14 April 2020

Fulbright-Saastamoinen Foundation Grant Gave Toxicology Teaching a Boost

David Dorman is an experienced toxicologist whose arrival in Kuopio as a Fulbright-Saastamoinen grantee was a strike of luck for toxicology courses at the School of Pharmacy and at the Department of Environmental and Biological Sciences. Due to the coronavirus pandemic, the joy was short-lived, but collaboration will continue online.

Chemical risk assessment is one of the areas where toxicology expertise is needed. David Dorman is Professor of Toxicology at North Carolina State University, and in his research he has focused, among other things, on the effects of different chemical exposures on brain development as well as the role of the olfactory system in transporting chemicals to the brain. One branch of research involves dog olfaction: Dorman’s research group has studied how dogs learn to detect explosives as well as cancer by scent.

Fulbright-Saastamoinen Foundation Grants in Health and Environmental Sciences enable leading American scholars to teach and conduct research at the University of Eastern Finland for a period of six months. Dorman started his grantee period on the Kuopio Campus in January, with Kuopio being his preference because of the international Master’s Degree Programme in General Toxicology, which is unique in Finland. His expertise was also welcomed by the Master’s Degree Programme in Environmental Health and Technology, which shares a number of topics and courses with the toxicology programme.

“David’s suggestion of collaboration was the best thing that could have happened. Due to retirements, we are short of toxicology teachers and researchers. And, of course, new international contacts are always valuable,” Professor Emeritus Matti Viluksela says.

There’s a lot of interest in systematic review – counselling continues online

In Kuopio, Dorman got a quick start in teaching on several courses, including a new course on systematic review in chemical risk assessment. “For a visiting professor, it’s an ideal situation to really be of use and to be able to make an impact. There are a lot of students whose thesis work is based on literature reviews, so I was able to give feedback on many projects. Luckily, I can keep on counselling some students online,” says Dorman, who had to interrupt his visit in March due to the COVID-19 pandemic.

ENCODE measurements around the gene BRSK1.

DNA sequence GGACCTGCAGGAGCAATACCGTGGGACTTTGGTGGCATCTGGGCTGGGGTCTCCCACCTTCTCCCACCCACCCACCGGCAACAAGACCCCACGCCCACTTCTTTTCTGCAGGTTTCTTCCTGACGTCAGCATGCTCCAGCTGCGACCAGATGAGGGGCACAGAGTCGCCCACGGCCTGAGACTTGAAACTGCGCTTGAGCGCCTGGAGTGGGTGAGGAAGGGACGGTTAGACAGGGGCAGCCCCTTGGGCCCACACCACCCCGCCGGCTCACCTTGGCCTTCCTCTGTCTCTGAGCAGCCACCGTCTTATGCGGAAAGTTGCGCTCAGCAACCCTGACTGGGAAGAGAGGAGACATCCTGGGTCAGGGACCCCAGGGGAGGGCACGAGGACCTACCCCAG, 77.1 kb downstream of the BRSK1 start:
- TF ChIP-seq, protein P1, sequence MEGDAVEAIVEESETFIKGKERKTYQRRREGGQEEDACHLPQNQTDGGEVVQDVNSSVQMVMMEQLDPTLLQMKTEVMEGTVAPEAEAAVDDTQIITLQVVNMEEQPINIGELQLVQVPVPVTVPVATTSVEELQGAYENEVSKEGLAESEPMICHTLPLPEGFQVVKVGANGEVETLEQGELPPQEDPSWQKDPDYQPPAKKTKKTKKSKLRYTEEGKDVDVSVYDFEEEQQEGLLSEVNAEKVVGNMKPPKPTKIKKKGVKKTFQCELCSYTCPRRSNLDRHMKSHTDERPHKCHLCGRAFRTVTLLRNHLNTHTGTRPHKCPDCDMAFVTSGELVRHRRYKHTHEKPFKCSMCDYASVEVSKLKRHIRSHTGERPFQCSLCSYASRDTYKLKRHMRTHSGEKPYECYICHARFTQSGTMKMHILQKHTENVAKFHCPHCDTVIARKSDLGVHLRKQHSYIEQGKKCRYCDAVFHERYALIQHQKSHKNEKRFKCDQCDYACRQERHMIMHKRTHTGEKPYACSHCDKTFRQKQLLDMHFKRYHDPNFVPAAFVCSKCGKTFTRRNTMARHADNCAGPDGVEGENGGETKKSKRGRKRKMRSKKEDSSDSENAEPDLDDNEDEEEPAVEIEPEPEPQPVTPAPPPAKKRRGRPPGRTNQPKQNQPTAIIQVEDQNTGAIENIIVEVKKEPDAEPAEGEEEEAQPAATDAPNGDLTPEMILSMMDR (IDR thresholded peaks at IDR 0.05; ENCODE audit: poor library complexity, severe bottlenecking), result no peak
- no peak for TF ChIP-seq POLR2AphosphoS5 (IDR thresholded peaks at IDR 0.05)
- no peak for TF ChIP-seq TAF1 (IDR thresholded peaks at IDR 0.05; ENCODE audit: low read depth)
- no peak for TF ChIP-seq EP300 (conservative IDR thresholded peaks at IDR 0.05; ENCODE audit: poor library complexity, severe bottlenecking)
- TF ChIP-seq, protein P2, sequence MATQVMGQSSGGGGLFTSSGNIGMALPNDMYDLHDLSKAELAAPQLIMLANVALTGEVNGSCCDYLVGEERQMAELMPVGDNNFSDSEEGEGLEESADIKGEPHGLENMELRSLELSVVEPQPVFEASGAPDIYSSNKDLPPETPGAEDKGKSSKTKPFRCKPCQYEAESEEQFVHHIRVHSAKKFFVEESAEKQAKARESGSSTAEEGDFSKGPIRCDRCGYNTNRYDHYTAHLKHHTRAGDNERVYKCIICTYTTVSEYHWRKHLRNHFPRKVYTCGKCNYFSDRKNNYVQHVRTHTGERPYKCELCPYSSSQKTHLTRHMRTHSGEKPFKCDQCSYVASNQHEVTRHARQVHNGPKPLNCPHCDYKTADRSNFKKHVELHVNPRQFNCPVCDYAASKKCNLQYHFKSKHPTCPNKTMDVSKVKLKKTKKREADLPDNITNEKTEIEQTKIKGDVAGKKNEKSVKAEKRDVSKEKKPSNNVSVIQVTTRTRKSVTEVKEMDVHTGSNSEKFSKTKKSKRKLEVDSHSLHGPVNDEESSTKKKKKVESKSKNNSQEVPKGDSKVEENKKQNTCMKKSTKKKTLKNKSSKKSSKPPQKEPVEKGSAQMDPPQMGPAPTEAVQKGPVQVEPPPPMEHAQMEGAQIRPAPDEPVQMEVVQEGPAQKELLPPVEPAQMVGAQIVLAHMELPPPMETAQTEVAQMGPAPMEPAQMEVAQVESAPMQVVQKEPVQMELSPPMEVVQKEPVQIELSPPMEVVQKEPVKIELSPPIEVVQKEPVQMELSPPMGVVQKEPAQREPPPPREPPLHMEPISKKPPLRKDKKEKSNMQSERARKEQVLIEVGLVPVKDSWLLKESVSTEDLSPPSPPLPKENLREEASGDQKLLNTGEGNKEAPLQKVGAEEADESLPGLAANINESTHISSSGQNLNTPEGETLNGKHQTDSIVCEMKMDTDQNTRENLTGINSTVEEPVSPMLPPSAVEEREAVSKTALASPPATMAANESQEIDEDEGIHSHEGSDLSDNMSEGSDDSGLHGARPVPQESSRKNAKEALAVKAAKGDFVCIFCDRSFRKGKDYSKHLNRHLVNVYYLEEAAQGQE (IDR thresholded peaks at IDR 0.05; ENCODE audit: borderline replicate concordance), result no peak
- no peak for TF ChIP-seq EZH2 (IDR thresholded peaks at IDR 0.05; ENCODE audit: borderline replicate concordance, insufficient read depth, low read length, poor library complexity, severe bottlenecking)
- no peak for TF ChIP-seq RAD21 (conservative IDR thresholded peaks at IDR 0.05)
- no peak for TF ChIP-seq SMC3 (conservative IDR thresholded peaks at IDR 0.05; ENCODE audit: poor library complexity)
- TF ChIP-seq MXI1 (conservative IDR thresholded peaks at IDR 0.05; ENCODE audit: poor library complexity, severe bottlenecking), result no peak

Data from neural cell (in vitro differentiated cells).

In a systematic literature review, answers to research questions are sought by conducting a methodical review of earlier research on the topic. According to Dorman, the methodology of systematic reviews in toxicology has seen considerable developments in the past decade.

“In medicine, systematic reviews provide the highest level of evidence for treatment efficacy.  At present, a very topical issue is the treatment of COVID-19 patients, and one of the drugs being tested in several studies is the anti-malaria drug chloroquine. In due course, a systematic review of the literature will help to assess its usefulness.”

Dorman is an awarded teacher, and he got positive feedback for his student-activating teaching in Kuopio as well. “Compared to American students, Finns turned out to be rather quiet and reserved, but they did warm up to discussion eventually,” he notes.

According to Senior Researcher Kati Huttunen, Dorman gave a valuable input in several courses, including the newly updated course on chemicals, the environment and health. “We will definitely make use of his course materials and recordings in the future, even if he can’t be physically here to teach. Personally, his lectures gave me some really good pointers on how to engage students in class.”

As his visit was interrupted, Dorman had no time to lecture on dog olfaction as planned, nor to acquaint himself with the cancer dog research carried out at the University of Eastern Finland. He hopes to be able to convert the missed grantee period to several shorter visits within the next few years.

“One thing our research on dogs has shown is that when training dogs to identify, say, a cancer-positive sample, it’s important for the test administrator to be blinded as well, to avoid giving even the smallest unintentional cues to the dog. Another observation is it’s quite a challenge to train dogs to generalise – to not just pick up a certain scent but to alert for it in a given context, like in explosives but not in fertilizers.”

David Dorman’s spouse, Melanie Foster, is also a toxicologist, and she came to Kuopio with him as a visiting researcher. During their visit, Dorman kept a blog highlighting their experiences of the everyday and academic life in Finland, as well as of their visits to destinations nearby.

“Saastamoinen Foundation and Fulbright Finland Foundation are important players in promoting international collaboration. It’s a trying time for them as well, with so many long-planned grantee periods interrupted or postponed,” Dorman notes.

Text: Ulla Kaltiala

The article was originally published at University of Eastern Finland website